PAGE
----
Theorba (unknown)
Theorbe German
Theorbo (unknown)
Tiorba Spanish

These are names for a stringed instrument of the 17th century, a type of bass archlute. The organ stop, supposedly imitative of the instrument, has been made in four varieties:

(1) A rare German reed stop of the 17th and 18th centuries, described by Grove as �a distinct type, i.e. a gentle 16' tone�. According to Maclean, it was made by builders such as Casparini, Engler, and Mosengel.

(2) A Spanish reed with short resonators, called �more familiar� by Grove and �more important� by Williams, dating from around 1750 and often found en chamade. Maclean puts it at 16' or 8' pitch, on the treble half of the split Spanish manual.

(3) According to Williams, �a string stop similar to the other narrow flue ranks popular at the end of the 18th cent.�

(4) A mixture of II or III ranks. While not mentioned in the literature, most of the known examples are of this variety.

Examples

No examples of the names Theorbo or Tiorba are known. Contributions welcome. Osiris contains nine examples of Theorbe, all appearing in pedal divisions. From their position in the stop-lists, two appear to be flues, not reeds. The other seven are mixtures of II or III ranks.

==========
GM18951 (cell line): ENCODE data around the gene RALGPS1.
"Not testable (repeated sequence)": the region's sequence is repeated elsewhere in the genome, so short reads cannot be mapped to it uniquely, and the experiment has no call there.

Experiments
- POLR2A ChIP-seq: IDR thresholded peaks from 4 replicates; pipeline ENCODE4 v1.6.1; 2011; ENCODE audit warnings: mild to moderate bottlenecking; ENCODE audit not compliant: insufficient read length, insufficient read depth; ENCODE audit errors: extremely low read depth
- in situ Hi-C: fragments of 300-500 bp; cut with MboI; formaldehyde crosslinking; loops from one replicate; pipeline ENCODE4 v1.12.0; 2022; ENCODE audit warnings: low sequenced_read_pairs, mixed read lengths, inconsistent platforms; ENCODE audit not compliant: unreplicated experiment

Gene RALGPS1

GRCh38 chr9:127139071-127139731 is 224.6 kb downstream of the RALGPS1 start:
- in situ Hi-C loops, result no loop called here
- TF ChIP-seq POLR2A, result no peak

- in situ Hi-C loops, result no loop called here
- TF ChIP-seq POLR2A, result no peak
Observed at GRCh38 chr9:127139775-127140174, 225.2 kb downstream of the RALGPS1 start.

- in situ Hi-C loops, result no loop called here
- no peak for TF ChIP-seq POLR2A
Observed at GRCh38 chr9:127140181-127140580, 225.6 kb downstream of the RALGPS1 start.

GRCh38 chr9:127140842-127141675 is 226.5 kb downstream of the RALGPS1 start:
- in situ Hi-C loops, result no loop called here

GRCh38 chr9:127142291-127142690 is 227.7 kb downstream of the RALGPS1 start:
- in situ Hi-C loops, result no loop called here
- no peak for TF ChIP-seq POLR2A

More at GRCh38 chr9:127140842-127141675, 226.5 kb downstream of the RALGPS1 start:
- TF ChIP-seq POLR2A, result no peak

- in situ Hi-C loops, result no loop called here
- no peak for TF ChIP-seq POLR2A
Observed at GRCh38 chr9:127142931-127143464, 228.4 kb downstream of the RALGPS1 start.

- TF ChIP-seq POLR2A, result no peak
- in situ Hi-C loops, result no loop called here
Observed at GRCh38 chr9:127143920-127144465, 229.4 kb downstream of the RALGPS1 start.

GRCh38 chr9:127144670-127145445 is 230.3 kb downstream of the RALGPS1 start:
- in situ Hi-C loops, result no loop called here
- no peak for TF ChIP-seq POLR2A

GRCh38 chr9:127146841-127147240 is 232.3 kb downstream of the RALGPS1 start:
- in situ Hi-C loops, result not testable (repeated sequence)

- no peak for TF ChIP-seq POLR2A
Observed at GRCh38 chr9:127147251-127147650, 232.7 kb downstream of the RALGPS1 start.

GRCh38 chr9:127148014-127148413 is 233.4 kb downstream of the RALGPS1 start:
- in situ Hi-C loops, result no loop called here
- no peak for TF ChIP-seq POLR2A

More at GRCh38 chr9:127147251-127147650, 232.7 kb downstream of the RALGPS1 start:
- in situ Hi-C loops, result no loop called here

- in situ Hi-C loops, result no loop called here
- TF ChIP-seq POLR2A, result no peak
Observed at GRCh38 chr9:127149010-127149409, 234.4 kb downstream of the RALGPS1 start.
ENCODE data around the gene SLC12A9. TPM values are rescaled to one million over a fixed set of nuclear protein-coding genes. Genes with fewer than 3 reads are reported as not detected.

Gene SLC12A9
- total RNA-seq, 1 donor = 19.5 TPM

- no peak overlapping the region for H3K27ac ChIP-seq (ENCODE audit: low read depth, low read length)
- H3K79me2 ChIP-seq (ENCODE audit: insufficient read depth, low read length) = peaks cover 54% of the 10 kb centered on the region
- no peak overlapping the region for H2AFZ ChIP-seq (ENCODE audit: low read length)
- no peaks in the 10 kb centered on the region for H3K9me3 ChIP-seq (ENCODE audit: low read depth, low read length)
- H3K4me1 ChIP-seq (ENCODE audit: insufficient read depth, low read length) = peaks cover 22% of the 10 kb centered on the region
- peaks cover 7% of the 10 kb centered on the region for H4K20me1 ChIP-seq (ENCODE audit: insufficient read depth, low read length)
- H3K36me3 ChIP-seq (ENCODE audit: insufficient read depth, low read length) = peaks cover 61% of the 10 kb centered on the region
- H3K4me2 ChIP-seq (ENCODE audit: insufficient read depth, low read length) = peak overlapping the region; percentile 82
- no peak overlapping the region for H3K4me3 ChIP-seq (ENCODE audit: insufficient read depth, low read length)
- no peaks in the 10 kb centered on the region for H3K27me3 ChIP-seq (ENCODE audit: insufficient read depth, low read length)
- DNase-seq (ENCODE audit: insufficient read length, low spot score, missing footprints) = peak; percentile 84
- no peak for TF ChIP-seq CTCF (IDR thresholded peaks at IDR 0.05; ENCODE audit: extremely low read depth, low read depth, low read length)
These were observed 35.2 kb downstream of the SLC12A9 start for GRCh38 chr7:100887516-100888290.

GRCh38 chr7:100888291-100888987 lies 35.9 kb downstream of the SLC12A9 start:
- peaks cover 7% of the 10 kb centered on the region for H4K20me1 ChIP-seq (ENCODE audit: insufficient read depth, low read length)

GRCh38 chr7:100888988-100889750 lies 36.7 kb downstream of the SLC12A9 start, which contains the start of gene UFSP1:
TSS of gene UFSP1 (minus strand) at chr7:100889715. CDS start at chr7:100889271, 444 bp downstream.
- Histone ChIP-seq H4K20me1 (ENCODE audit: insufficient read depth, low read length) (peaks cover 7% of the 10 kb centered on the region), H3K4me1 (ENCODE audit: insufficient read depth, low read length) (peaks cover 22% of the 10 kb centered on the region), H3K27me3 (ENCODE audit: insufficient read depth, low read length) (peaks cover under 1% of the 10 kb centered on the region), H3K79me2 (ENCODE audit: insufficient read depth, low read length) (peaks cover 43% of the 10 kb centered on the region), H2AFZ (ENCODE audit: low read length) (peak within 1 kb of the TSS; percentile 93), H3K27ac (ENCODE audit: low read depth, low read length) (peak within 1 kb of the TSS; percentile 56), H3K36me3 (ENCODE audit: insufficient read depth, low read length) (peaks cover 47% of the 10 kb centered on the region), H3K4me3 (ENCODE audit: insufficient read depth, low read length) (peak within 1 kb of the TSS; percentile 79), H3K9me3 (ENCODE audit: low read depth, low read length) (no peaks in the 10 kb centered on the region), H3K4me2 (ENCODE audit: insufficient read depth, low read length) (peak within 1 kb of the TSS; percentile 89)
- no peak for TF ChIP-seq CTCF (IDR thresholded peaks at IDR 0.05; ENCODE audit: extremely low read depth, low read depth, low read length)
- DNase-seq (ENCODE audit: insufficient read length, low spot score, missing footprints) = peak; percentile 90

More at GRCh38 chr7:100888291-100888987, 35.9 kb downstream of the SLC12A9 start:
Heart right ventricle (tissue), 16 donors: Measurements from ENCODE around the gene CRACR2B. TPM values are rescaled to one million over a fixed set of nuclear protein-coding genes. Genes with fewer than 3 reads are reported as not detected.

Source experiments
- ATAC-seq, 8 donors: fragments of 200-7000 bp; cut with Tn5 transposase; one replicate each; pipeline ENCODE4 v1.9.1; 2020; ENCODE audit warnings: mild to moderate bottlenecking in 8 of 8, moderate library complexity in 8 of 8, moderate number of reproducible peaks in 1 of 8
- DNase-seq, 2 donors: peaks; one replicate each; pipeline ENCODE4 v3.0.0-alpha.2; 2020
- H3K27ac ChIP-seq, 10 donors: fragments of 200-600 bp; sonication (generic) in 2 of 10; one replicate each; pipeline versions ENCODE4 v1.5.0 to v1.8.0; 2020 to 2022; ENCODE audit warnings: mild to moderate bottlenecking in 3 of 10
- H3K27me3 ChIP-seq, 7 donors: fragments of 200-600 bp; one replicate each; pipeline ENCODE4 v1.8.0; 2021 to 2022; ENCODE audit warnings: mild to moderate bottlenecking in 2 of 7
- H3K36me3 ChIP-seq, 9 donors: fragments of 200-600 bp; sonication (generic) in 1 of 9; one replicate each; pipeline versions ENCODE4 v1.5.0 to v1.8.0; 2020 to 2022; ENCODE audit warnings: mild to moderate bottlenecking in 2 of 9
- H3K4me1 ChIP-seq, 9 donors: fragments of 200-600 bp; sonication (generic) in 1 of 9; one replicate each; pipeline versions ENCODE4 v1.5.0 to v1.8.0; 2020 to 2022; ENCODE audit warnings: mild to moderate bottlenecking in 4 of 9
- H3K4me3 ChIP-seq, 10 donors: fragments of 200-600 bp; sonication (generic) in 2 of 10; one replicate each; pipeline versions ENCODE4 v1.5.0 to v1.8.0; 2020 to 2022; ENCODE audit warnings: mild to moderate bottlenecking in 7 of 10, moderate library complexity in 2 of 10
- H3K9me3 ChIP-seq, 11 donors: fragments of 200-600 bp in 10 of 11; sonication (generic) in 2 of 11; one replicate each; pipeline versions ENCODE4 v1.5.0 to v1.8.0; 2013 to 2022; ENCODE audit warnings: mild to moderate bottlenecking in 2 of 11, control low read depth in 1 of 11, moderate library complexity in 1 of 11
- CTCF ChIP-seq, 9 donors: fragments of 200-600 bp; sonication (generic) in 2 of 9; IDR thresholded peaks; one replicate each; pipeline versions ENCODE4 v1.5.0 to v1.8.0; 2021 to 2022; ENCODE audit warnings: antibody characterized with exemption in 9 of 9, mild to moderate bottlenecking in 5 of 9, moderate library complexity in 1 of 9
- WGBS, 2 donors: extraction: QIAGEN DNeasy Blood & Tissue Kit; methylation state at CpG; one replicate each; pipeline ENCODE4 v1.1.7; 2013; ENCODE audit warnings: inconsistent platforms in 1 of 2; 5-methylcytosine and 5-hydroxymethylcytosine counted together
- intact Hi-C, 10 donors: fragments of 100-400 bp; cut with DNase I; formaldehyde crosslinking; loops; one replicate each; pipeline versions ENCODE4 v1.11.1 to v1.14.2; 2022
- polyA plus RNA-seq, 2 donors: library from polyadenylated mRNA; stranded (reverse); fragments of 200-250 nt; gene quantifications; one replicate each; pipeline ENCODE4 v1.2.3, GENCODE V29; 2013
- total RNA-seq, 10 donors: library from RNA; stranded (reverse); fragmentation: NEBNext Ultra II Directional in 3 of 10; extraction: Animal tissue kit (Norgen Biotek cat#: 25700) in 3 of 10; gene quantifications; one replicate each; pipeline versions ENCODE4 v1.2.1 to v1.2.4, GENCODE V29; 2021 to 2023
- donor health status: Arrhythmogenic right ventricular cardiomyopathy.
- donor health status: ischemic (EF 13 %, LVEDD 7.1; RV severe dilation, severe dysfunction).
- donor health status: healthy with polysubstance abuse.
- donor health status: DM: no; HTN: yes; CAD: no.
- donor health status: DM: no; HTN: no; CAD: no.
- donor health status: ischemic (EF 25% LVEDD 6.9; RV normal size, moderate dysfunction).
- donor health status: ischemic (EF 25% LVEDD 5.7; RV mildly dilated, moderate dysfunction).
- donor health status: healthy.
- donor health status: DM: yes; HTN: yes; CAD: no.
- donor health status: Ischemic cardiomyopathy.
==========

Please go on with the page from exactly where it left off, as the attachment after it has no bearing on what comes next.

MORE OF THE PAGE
Theorba 16'; Görlitz; Casparini 1695. Cited by Grove and Williams.

Theorba 16'; Königsberg Cathedral; Mosengel 1721. A reed stop.

Theorbe 16', Pedal; Lorenzkirche, Nürnberg, Germany; Steinmeyer 1937. (From its position in the stop list, this example appears to be a flue.)

Theorbe 4', Pedal II; Cathedral, Oliwa, Poland; Wulf & Dalitz 1763-93. A string (flue) stop; cited by Williams.

Théorbe III (10-2/3, 4-4/7, 3 5/9), Pédale; Temple, Community of Christ (RLDS) World Headquarters Complex, Independence, Missouri, USA; Casavant 1993.

Theorbe III (6-2/5, 4-4/7, 3 5/9), Pedale; Notre Dame des Graces, Woulwé St. Pierre, Belgium; Kleuker 1981.

Theorbe III (6-2/5, 4-4/7, 2-2/3), Pedal; Peterskirche, Sinzig, Rheinland, Germany; Walcker 1972.

Bibliography

Grove[1]: Theorbe. Maclean[1]: Theorbo; Trompetería. Wedgwood[1]: Theorba. Williams[1]: Glossary: Theorbe.
 
Original website compiled by Edward L. Stauff. For educational use only.
Theorbe.html - Last updated 28 June 2004.
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